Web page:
She is my ENFP twin and I recognize SO MANY tendencies that we share – self-victimizing, liking the familiarity of dramatic occurrences, owning up the secretly dark side of depression in our genes that no one would understand except for us. Our intuitive nature has for more than one time led us down a rabbit hole. We are so similar that I swear if we go to a club, we would undoubtedly hit on the same guy (it has happened twice, actually).
Though we resemble so ambiguously, she has taught me the most about giving, and being kind.
I know by heart that I’m the worst friend ever to anyone, but I’m taking baby steps to try to remember friends’ birthday – people that play a part in my life. I’ve come to share my food more often simply by saying, “wanna try.” And always take the initiative to help others as long as I can.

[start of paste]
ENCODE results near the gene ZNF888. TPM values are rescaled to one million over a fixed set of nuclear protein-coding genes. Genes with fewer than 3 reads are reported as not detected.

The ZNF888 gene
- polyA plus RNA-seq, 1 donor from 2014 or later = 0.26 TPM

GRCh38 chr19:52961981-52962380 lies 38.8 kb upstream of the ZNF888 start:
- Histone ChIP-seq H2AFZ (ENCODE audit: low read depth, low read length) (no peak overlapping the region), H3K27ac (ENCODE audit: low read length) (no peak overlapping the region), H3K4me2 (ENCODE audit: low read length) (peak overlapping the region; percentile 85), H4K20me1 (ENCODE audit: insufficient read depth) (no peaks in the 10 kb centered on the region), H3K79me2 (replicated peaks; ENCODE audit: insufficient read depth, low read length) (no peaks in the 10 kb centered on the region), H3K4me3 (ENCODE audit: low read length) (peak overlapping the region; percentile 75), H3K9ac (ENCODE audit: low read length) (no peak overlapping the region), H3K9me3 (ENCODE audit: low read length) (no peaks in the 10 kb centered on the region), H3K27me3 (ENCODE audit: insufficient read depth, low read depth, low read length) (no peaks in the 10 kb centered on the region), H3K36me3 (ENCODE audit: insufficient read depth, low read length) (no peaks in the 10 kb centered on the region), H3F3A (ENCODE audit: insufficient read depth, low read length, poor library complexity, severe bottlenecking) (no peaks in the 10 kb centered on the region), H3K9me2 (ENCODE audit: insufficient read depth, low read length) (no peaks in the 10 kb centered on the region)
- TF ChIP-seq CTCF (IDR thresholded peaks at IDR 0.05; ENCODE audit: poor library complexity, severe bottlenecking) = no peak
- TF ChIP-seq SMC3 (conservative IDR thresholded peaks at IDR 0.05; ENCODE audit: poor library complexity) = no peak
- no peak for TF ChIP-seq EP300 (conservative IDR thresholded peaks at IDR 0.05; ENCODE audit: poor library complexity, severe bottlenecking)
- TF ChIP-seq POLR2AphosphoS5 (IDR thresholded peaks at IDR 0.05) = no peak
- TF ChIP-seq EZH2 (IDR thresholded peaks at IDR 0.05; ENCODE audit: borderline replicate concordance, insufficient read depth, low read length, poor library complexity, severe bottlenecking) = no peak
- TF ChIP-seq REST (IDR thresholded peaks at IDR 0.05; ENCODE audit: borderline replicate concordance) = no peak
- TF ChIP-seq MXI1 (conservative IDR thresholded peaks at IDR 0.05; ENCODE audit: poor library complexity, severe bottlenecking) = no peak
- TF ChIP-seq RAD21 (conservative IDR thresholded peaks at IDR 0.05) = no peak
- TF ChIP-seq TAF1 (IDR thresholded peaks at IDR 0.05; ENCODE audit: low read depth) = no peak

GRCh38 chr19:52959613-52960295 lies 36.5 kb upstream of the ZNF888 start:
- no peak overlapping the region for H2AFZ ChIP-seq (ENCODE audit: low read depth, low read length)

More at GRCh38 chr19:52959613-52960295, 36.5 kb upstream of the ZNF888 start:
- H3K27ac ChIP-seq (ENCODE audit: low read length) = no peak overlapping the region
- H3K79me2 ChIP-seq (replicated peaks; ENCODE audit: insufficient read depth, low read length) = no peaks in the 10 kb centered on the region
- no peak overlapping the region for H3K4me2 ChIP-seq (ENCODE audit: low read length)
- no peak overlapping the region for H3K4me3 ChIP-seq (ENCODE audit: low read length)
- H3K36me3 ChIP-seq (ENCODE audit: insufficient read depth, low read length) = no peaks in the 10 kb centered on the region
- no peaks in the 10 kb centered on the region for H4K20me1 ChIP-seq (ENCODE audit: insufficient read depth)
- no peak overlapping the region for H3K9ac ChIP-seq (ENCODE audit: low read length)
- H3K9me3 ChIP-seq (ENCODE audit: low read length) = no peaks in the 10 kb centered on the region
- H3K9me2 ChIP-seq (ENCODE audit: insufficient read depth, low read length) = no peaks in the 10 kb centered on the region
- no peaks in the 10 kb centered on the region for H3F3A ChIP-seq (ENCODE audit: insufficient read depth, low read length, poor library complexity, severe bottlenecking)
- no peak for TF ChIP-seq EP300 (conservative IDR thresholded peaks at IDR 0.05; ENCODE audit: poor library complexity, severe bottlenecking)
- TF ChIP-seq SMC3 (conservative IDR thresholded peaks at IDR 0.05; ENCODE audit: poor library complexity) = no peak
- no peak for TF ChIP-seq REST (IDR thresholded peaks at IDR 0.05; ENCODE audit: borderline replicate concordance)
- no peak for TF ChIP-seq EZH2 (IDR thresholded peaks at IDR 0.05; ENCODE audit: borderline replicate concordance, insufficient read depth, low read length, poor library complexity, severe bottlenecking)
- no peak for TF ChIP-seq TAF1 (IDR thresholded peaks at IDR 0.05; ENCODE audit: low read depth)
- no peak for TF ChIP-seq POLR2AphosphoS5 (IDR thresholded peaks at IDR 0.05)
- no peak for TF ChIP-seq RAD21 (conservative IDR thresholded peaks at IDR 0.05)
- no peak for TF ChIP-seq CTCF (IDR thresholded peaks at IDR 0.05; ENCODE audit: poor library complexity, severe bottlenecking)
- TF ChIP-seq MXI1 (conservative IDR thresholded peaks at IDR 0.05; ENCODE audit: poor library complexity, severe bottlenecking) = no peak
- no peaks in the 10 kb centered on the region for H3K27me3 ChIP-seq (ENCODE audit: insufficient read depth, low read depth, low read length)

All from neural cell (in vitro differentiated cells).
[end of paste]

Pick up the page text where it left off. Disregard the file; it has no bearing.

I refuse to let my bitterness reject and judge others. I refuse to be around anyone for any other reason than to love them.
I own this more-giving-than-I’ve-ever-been part to Leo.
I can safely say no one understands my personality better than he does. He is a person with a big heart, and he probably doesn’t even realize it.
I have always like my people a bit damaged. A bit difficult to stereotype. Who’ve seen themselves be cruel. Who’ve felt scary amount of insanity and rage and sadness. Who in all has come to attain familiarity and fluency with both their good and bad parts despite all that.
He is the one who was there for me when I was in a daily battle with depression, by showing me how everyone is tragically flawed, like him, and pushed me through life, anyway. With him, I feel like I am someone who is lucky enough to find someone who shines bright enough to lead me out of the dark.